Toby Twirl — Toby Twirl
(Mega Dodo DODOLP27, 1971/2017, LP/CD)
by Henry Schneider, Published 2017-09-27
Toby Twirl was a British mod band formed in 1968 that lasted about three years, chasing but never catching that elusive fame. In retrospect, they arrived on the scene too late, considering that music had exploded into many new directions at that time, rapidly distancing itself from the mod-pop of the mid 60s. Sgt. Pepper and Magical Mystery Tour were already released, Cream had released Wheels of Fire and were breaking up, with Blind Faith appearing in 1969, Led Zeppelin had already released their first album, the Allman Brothers were gaining notice, King Crimson had made its debut, Krautrock was flourishing in Germany, and the Summer of Love and Woodstock with Joe Cocker’s debut was taking America by storm. I can imagine trying to compete in this new musical environment must have been difficult. Toby Twirl did their time playing live in multiple British clubs, playing mostly cover tunes with a handful of original songs. They were able to record a couple of 45 rpm singles, but never a full length LP. The band had made several demos and showcase recordings at various studios in the late 60s, but everyone thought that they had been lost forever. One day, drummer John Reed chanced upon a dusty box of reel-to-reel tapes in his attic that turned out to be tracks recorded by the band. These tapes have been carefully restored and will be released in October 2017 as the first official Toby Twirl 180 gram LP. Side 1 features songs with vocalist Dave “Holly” Holland and Side 2 features vocalist Steve Pickering. The music will also be released on CD with three bonus tracks. The sound quality varies from the muffled “Toffee Apple Sunday” and “Hollies Medley,” the tinny “Baby What Good Is Love,” to decent studio recordings like “Movin’ In.” Of the fifteen songs presented, six are original tunes which evoke comparisons to The Cowsills. Back in the late 60s bands tended to cover a lot of popular songs to please the crowd, which is apparently what Toby Twirl did without really putting their stamp on the tunes. Included are covers of two Beatles’ songs (“Baby You’re a Rich Man” and “Something”) that are decent copies but make you want to hear the originals, a lackluster cover of Steppenwolf’s “Born to Be Wild” that doesn’t quite have that “heavy metal thunder,” an excellent cover of Joe Cocker’s hit “Marjorine” that can stand on its own, a pop-psych reading of The Everly Brothers’ “When Will I Be Loved” with a proto dub sound, a rocking version of The Easybeats’ “Gonna Have a Good Time,” a cover of Guess Who’s “American Woman” that they really could not pull off, a simple walkthrough of the Rolling Stones’ “Let’s Spend the Night Together,” and the final track, “Hollies Medley,” that is a seamless integration of “Here I Go Again,” “Just One Look,” and “Sorry Suzanne.” Perhaps we expect more from bands today that cover iconic tunes, but back in the 60s these songs had not reached that status yet. This archive recording will probably only appeal to those who grew up in the 60s and experienced Toby Twirl first hand.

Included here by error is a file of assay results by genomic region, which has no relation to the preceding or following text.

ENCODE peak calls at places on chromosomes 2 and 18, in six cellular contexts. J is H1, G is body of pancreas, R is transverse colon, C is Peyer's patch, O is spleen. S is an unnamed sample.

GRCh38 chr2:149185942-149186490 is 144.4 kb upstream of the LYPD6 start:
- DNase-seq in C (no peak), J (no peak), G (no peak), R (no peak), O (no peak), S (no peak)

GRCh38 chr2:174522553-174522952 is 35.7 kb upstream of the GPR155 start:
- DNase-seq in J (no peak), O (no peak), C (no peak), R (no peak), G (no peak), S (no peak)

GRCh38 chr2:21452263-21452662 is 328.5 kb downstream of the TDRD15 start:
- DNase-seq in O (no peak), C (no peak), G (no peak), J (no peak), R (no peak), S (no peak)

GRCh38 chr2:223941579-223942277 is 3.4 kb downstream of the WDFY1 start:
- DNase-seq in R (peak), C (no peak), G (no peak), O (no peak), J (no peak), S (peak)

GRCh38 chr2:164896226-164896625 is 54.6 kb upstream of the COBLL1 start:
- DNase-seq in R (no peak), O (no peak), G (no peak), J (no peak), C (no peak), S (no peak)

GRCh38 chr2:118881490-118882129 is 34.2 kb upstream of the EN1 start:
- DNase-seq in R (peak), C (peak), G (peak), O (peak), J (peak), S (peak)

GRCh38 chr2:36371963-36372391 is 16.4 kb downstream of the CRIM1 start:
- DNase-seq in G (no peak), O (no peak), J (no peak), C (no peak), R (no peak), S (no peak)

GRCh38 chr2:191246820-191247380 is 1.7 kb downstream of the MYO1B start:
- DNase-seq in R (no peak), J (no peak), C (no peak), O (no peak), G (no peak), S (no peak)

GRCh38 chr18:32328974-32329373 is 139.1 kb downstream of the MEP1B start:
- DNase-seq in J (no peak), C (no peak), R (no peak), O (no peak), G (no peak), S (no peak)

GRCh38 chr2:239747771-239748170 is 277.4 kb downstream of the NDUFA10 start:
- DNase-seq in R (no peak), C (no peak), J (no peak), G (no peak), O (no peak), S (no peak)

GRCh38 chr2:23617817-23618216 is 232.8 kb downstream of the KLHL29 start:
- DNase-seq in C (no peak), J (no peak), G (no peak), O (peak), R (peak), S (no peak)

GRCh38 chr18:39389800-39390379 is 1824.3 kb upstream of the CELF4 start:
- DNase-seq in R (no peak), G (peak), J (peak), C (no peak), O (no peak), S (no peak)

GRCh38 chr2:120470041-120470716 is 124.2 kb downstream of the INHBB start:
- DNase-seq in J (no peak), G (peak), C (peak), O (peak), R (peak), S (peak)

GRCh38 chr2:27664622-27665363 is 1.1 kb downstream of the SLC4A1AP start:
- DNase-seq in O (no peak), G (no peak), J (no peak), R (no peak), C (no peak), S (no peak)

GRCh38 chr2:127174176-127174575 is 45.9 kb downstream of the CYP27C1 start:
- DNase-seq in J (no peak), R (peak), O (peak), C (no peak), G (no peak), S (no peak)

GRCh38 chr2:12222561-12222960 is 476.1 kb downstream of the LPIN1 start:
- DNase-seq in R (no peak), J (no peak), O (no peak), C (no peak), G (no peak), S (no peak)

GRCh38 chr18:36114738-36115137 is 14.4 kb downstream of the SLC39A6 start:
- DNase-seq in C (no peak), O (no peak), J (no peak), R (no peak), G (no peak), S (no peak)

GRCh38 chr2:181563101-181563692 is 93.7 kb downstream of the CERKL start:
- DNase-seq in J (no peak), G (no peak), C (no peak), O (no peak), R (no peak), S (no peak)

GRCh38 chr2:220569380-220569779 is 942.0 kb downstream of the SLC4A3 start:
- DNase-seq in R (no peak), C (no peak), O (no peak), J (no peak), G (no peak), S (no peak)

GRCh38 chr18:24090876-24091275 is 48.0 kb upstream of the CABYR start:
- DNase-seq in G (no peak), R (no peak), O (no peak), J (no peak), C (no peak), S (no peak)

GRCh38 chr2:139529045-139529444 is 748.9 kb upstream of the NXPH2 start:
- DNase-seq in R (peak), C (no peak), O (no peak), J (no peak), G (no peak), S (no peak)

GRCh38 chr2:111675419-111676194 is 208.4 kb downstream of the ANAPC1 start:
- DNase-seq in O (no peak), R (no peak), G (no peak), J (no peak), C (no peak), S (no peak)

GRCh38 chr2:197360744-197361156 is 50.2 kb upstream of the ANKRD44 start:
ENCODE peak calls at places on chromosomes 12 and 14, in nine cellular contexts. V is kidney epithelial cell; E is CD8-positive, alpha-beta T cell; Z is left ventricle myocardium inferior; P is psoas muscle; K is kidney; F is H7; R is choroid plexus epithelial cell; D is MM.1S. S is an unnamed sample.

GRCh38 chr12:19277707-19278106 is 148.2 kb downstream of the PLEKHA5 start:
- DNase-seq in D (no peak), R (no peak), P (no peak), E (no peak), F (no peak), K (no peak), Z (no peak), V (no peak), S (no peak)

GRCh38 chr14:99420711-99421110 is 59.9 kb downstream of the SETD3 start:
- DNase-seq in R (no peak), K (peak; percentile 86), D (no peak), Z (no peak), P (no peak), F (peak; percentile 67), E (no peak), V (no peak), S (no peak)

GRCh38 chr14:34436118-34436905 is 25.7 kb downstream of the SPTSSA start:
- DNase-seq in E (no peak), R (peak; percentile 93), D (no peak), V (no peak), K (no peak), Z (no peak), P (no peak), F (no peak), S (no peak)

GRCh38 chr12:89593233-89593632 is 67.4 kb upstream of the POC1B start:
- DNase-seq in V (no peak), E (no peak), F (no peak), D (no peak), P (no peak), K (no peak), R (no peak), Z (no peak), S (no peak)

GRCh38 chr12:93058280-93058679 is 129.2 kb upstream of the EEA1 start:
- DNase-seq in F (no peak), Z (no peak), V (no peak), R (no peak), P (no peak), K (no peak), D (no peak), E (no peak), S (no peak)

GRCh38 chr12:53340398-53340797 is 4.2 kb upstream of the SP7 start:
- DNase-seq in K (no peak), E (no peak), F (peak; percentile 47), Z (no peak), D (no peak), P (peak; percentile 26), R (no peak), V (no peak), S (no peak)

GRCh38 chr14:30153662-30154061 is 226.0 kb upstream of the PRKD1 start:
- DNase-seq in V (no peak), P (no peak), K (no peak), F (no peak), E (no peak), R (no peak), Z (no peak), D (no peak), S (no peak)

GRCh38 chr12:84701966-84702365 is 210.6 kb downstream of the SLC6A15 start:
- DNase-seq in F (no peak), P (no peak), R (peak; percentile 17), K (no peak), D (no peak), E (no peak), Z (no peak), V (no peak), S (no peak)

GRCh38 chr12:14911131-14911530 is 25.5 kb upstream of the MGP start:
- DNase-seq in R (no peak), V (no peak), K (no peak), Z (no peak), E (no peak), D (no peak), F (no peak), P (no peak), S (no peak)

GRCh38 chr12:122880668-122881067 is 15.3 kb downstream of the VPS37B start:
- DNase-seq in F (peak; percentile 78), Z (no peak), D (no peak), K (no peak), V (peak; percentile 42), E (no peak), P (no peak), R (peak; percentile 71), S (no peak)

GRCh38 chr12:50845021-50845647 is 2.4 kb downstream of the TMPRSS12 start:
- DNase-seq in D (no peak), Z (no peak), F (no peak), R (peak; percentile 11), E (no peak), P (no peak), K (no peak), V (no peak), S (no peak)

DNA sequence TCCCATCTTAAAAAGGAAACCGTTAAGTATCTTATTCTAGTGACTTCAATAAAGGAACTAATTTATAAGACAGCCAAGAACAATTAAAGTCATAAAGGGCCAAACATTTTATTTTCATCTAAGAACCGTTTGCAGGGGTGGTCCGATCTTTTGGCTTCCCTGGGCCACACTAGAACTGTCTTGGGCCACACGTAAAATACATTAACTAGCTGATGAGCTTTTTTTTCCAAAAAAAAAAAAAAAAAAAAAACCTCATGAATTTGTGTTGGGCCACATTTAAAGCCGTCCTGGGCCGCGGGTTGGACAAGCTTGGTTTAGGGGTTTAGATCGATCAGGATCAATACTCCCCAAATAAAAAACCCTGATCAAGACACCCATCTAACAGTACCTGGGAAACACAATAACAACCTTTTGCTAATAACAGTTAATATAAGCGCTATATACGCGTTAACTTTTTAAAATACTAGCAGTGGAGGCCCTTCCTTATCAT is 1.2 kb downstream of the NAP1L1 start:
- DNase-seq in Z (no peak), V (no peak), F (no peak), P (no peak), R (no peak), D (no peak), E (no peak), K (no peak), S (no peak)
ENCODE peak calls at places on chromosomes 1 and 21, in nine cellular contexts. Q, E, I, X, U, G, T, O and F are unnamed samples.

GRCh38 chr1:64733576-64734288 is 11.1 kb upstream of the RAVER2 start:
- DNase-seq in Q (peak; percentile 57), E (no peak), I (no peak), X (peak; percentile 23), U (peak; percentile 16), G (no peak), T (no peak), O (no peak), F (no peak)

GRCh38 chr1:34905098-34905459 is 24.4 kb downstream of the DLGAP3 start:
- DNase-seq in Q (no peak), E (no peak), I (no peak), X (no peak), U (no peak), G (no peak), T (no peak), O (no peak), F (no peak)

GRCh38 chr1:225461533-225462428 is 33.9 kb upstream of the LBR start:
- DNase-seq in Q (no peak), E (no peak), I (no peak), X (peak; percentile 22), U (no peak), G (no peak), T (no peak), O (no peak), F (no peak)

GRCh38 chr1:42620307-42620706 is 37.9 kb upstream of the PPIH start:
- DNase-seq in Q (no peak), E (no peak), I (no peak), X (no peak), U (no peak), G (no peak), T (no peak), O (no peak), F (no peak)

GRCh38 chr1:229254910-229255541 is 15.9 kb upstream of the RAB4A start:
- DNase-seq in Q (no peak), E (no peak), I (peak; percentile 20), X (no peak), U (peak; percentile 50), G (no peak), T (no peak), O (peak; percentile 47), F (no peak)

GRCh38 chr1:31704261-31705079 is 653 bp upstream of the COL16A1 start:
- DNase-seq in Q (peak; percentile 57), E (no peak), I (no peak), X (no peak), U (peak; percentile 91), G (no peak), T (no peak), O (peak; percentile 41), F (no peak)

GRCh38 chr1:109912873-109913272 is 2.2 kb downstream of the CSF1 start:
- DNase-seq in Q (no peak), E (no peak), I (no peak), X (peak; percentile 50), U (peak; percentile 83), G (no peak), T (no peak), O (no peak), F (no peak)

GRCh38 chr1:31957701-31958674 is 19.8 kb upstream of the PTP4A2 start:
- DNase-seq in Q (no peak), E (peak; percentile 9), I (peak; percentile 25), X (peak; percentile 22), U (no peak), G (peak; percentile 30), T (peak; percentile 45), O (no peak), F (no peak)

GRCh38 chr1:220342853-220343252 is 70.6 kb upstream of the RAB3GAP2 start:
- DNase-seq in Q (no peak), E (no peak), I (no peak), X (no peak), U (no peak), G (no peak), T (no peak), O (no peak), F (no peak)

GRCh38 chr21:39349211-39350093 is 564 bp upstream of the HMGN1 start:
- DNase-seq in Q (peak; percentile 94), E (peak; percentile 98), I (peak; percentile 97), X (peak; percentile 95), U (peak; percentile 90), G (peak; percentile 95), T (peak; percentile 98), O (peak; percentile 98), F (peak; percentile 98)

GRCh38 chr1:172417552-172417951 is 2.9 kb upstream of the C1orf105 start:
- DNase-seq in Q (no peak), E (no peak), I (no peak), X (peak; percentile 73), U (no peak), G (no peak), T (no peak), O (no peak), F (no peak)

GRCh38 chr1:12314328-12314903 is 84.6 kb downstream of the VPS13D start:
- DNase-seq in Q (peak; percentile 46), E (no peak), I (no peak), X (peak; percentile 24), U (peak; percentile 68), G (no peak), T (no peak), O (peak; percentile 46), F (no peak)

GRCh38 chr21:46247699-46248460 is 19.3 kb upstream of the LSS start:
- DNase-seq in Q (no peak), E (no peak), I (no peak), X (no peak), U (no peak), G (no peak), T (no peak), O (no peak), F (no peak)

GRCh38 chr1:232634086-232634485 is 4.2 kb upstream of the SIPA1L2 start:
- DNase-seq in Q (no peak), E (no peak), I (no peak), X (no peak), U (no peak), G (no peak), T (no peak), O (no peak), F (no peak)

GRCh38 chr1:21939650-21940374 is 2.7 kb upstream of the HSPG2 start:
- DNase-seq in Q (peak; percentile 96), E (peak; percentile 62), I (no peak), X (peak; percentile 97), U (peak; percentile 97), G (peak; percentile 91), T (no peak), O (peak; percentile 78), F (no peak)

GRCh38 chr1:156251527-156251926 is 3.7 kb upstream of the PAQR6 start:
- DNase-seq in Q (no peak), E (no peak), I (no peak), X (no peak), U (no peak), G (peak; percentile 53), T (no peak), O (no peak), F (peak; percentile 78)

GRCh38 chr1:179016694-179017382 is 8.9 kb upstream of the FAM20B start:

Related artist(s): Toby Twirl
Didier Lockwood RIP – Word reaches us today of the death of one of France's great jazz musicians, violinist Didier Lockwood. His playing bridged many worlds, from traditional jazz to fusion to progressive rock, and his talent can be heard on recordings by Magma, Clearlight, Pierre Moerlen's Gong, and many more. Lockwood was 62. » Read more
10 Years of Fruits de Mer - The Incomplete Angler – Those of you who are faithful followers of Exposé will know that we have been promoting Fruits de Mer and its side labels and releases from nearly its first year. Now music journalist and author Dave Thompson has written a book chronicling the past ten years as a celebration of this milestone. » Read more
Bill Bruford Ventures into Uncharted Territory – Drum master Bill Bruford, veteran of some of the most creative bands in history (King Crimson, Yes, Genese, etc.), is sharing some of what he's learned about being a drummer and a musician in his new book, Uncharted: Creativity and the Expert Drummer, out on University of Michigan Press. » Read more